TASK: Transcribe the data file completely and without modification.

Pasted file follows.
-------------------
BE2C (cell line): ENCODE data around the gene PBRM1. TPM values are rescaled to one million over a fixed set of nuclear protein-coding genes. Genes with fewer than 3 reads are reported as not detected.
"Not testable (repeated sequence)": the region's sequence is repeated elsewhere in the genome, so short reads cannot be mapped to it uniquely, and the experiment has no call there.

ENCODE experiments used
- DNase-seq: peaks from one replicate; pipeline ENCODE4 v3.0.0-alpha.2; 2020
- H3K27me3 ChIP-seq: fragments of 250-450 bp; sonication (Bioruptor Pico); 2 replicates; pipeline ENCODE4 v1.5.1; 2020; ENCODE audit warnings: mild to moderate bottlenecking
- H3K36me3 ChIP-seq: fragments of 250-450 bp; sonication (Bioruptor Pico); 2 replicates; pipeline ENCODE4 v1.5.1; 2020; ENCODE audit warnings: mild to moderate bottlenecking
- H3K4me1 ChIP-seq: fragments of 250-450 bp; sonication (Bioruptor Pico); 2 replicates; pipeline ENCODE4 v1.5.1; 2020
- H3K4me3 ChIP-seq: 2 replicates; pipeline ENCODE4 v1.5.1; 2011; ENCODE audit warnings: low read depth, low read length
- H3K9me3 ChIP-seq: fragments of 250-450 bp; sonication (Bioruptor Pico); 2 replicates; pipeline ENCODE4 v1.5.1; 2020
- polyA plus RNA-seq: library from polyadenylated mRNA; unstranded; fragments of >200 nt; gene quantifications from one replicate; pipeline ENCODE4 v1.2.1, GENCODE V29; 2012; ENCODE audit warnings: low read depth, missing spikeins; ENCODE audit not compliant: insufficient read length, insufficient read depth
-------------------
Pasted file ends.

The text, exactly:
BE2C (cell line): ENCODE data around the gene PBRM1. TPM values are rescaled to one million over a fixed set of nuclear protein-coding genes. Genes with fewer than 3 reads are reported as not detected.
"Not testable (repeated sequence)": the region's sequence is repeated elsewhere in the genome, so short reads cannot be mapped to it uniquely, and the experiment has no call there.

ENCODE experiments used
- DNase-seq: peaks from one replicate; pipeline ENCODE4 v3.0.0-alpha.2; 2020
- H3K27me3 ChIP-seq: fragments of 250-450 bp; sonication (Bioruptor Pico); 2 replicates; pipeline ENCODE4 v1.5.1; 2020; ENCODE audit warnings: mild to moderate bottlenecking
- H3K36me3 ChIP-seq: fragments of 250-450 bp; sonication (Bioruptor Pico); 2 replicates; pipeline ENCODE4 v1.5.1; 2020; ENCODE audit warnings: mild to moderate bottlenecking
- H3K4me1 ChIP-seq: fragments of 250-450 bp; sonication (Bioruptor Pico); 2 replicates; pipeline ENCODE4 v1.5.1; 2020
- H3K4me3 ChIP-seq: 2 replicates; pipeline ENCODE4 v1.5.1; 2011; ENCODE audit warnings: low read depth, low read length
- H3K9me3 ChIP-seq: fragments of 250-450 bp; sonication (Bioruptor Pico); 2 replicates; pipeline ENCODE4 v1.5.1; 2020
- polyA plus RNA-seq: library from polyadenylated mRNA; unstranded; fragments of >200 nt; gene quantifications from one replicate; pipeline ENCODE4 v1.2.1, GENCODE V29; 2012; ENCODE audit warnings: low read depth, missing spikeins; ENCODE audit not compliant: insufficient read length, insufficient read depth